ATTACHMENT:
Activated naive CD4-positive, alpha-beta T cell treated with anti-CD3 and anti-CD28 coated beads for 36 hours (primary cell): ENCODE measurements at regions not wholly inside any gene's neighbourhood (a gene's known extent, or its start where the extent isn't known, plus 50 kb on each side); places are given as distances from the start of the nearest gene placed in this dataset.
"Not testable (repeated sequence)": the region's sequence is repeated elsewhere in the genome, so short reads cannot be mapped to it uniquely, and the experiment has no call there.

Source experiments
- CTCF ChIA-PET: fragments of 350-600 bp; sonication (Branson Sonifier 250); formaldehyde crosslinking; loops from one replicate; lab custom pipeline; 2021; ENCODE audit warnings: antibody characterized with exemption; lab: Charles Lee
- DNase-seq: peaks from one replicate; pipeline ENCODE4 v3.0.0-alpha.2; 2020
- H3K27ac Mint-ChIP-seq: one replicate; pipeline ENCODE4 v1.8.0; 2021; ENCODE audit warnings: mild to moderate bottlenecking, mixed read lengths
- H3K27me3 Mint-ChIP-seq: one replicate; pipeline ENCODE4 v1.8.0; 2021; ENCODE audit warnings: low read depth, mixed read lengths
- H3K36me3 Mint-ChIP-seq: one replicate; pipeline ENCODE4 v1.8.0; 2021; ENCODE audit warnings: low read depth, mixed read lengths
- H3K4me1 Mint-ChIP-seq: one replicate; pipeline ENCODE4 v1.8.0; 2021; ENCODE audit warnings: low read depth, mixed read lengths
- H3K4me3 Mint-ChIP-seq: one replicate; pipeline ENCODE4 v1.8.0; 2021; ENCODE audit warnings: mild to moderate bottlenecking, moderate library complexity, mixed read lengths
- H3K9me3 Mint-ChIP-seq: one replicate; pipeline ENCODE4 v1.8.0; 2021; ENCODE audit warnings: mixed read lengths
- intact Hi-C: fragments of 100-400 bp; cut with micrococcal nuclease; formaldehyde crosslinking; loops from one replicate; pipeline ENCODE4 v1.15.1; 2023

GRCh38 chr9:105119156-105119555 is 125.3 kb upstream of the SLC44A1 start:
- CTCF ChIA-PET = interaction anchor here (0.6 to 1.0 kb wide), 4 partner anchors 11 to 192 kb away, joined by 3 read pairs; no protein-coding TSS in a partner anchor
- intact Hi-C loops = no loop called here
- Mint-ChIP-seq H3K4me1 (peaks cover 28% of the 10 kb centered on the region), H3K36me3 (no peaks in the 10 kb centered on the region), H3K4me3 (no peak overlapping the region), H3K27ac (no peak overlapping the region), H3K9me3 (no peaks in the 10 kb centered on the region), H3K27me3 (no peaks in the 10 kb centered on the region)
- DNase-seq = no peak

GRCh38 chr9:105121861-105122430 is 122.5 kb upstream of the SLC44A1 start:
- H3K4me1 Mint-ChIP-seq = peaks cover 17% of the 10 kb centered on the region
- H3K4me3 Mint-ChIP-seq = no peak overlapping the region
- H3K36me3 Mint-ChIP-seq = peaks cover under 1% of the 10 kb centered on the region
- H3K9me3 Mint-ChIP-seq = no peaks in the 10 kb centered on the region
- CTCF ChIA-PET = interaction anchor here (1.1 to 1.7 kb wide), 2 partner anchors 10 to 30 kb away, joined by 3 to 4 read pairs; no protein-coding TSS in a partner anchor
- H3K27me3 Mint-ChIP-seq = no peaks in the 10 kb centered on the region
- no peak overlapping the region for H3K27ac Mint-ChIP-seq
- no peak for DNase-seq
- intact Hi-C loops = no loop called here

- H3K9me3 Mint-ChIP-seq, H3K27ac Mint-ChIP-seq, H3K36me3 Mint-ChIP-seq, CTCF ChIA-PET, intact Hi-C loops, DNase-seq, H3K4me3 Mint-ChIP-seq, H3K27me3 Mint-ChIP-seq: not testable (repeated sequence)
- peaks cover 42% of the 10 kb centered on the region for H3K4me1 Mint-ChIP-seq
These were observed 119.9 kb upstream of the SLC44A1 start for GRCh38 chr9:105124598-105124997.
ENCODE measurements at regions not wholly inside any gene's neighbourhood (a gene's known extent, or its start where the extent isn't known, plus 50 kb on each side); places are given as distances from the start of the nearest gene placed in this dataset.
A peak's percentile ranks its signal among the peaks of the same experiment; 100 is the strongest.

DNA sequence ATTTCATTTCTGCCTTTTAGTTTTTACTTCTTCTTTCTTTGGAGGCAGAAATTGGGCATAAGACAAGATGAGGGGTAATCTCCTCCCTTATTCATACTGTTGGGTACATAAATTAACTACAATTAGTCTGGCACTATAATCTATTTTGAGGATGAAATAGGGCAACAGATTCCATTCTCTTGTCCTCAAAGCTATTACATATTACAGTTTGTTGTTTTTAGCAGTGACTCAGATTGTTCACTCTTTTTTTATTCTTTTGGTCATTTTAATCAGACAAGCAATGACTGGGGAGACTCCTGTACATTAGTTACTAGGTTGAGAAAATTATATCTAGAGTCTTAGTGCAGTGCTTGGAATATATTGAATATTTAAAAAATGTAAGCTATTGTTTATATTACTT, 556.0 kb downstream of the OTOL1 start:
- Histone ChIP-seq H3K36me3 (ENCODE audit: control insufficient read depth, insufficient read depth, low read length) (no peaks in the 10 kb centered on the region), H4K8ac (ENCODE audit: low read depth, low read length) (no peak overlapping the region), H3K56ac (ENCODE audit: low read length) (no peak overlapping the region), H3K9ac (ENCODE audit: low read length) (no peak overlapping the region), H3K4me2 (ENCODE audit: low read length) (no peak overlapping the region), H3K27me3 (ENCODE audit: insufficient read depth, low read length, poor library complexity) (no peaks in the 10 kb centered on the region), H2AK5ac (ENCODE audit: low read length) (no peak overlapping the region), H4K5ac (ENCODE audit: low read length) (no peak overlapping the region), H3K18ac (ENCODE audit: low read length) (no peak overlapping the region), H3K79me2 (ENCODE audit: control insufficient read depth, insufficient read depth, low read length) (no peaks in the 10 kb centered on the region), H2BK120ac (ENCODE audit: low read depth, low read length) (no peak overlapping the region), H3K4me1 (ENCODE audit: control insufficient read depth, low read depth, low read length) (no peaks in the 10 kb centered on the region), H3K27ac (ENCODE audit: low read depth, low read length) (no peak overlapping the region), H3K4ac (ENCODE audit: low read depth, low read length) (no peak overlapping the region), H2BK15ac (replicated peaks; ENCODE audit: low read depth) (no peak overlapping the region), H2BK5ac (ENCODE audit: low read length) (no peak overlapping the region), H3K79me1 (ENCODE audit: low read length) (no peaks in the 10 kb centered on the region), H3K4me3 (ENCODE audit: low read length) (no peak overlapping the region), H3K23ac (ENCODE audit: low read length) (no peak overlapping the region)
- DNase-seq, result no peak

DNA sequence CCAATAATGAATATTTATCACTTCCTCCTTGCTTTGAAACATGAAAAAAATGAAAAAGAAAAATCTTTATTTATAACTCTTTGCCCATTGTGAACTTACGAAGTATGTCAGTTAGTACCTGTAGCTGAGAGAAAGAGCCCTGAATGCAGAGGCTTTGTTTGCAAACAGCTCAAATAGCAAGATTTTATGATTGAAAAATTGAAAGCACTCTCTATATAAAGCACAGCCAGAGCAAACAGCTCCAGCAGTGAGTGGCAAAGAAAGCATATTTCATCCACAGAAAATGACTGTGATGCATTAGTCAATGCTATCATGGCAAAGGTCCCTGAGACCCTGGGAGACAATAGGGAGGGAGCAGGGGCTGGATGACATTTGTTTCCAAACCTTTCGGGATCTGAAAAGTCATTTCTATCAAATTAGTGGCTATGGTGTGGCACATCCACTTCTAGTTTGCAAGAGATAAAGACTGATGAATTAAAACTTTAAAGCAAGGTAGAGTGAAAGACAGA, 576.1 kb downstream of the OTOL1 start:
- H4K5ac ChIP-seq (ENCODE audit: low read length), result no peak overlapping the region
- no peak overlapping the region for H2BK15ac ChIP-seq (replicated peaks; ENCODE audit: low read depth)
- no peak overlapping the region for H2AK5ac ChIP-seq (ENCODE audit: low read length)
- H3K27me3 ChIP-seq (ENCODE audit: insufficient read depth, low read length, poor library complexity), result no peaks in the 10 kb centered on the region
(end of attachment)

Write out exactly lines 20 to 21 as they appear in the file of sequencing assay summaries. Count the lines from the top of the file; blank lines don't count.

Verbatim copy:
- H3K4me3 Mint-ChIP-seq = no peak overlapping the region
- H3K36me3 Mint-ChIP-seq = peaks cover under 1% of the 10 kb centered on the region